“It all started at this club called Sensations, which was one of the biggest hip-hop clubs in New Jersey. Everybody went to it on Friday and Saturday…even out-of-towners went there. I was Djing for DoItAll of Lords Of The Underground at the time and this was in 1990. I was cutting everybody’s record from Rakim to Big Daddy Kane and I rapped on the side. So, MC Lyte was supposed to perform one night and I was going to stay home [because I had something to do.] But they told me, ‘Nah, man. Come out.’ We went down there and Lyte ended up canceling and EPMD performed. Now when I first heard EPMD’s first joint ‘You Gots to Chill‘ and later ‘So Whatcha Sayin’?’ I said, ‘I can do this!’ Right before they performed we went to the back room and talked to them. And one of the Dj’s told EPMD, ‘Yo, he’s a DJ, but he spits too.’ So they asked me to spit and ten minutes later I’m onstage with EPMD rapping!’
My boys are looking at me like what the fuck is this nigga doing? [laughs]. What is going on with this kid right here?’ Erick Sermon says, ‘Yeah, this is my new artist coming out.’ And I stopped and looked at him onstage like, ‘ Are you serious, nigga? I actually walked into this shit?!!!’ The ill part about this is I was letting my boy handle the business. At the end of the show, we went to the back of the dressing room where E was giving me his number. My hand goes to meet his hand but my boy’s hand comes in between and gets the number. But I’m like, ‘Cool.’ Because he was handling my business. But let me tell you something. Within that moment that the number was being passed I saw the paper and memorized the last seven digits. I figured the area code was Long Island.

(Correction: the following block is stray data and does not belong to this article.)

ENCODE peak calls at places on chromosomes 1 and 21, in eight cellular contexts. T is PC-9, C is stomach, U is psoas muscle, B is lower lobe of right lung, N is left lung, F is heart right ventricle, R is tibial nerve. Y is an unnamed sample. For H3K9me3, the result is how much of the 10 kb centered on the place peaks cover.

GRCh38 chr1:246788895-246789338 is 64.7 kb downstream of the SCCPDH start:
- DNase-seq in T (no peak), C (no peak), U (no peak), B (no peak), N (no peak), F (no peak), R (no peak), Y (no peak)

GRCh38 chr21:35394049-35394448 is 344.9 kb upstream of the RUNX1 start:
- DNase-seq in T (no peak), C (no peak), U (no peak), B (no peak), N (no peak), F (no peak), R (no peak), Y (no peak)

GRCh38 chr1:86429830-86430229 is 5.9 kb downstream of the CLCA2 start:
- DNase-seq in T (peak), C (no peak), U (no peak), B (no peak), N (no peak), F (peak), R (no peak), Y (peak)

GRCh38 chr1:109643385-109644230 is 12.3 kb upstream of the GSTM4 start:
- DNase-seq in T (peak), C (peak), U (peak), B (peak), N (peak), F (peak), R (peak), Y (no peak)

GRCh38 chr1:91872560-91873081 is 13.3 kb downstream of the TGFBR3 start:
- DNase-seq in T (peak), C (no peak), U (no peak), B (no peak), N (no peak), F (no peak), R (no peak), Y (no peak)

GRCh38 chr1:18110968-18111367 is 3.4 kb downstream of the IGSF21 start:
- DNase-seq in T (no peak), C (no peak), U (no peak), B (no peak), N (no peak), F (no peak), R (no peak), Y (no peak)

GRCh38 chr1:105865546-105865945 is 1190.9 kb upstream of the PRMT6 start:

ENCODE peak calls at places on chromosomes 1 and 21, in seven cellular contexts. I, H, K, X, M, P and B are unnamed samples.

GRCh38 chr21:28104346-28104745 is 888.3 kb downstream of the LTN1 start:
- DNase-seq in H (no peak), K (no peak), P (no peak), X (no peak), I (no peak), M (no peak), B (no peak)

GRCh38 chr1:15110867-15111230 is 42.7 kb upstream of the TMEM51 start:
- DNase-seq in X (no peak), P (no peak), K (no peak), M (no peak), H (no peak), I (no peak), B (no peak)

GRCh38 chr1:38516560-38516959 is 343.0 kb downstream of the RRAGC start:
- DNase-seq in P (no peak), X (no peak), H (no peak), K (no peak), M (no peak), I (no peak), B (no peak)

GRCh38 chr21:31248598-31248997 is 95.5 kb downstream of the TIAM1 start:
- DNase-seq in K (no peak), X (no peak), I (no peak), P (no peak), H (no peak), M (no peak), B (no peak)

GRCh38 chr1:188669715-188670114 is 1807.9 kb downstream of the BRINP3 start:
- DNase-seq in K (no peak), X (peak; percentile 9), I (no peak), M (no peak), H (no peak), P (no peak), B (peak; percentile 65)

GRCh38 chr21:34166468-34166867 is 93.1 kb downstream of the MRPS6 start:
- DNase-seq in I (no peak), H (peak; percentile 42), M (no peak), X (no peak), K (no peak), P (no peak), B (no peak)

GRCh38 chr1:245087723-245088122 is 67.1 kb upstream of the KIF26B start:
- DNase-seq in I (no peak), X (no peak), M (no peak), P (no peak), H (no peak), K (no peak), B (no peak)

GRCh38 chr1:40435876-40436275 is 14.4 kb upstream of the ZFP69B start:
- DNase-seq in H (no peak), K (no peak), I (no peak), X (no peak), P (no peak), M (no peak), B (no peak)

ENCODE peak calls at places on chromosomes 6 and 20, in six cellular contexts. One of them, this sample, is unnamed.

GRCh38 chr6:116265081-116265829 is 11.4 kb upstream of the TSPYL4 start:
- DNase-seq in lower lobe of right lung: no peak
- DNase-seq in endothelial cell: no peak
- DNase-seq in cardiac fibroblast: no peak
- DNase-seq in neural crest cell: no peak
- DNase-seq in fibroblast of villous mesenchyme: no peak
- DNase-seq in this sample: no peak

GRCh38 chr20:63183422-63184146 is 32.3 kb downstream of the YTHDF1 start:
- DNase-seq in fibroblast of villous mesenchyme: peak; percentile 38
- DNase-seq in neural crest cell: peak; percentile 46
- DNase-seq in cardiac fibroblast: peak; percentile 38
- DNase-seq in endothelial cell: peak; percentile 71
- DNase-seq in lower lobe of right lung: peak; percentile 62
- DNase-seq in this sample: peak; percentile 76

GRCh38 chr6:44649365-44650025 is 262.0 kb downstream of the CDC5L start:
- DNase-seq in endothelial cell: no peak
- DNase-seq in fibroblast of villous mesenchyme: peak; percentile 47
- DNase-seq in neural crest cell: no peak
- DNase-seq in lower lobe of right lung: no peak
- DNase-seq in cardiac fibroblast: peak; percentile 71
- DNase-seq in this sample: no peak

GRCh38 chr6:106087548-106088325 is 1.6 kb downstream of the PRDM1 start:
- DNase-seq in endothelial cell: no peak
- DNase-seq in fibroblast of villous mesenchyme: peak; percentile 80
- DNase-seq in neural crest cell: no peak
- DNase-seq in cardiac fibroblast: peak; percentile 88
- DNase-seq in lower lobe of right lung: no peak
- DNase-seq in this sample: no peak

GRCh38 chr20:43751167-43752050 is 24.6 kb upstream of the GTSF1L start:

So because my boy tells me he has the number I stepped back because I’m that kind of nigga. I know how to play my position…he’s handles the business, I handle the music. So the first week I didn’t even ask him if he called EPMD. But after a couple of weeks, I’m like, ‘Did you call them?’ And he’s like, ‘No.’ A couple of days pass by and he tells me he called EPMD but he didn’t get an answer yet. This goes on for months. And then he tells me he lost the number! So I ended up calling Erick myself and I didn’t get an answer. I finally reached Erick’s mom, but he was on tour. I’m like, ‘This is Doc from Jersey. Could you tell Erick to call me back?’ I finally reach E and he’s like, ‘Yo…what the fuck! We were waiting for you to call.’ He told me to come to Long Island and I ended up staying with the nigga for three years [laughs]. When I appeared in EPMD’s ‘Hardcore’ song and video that was just crazy. Def Jam had these little virals back then on VHS tape. Q-Tip was another very important person to my career. He had me in A Tribe Called Quest’s ‘Scenario’ video when I was first coming out. Niggas in the ‘hood couldn’t believe it. It was amazing to me.”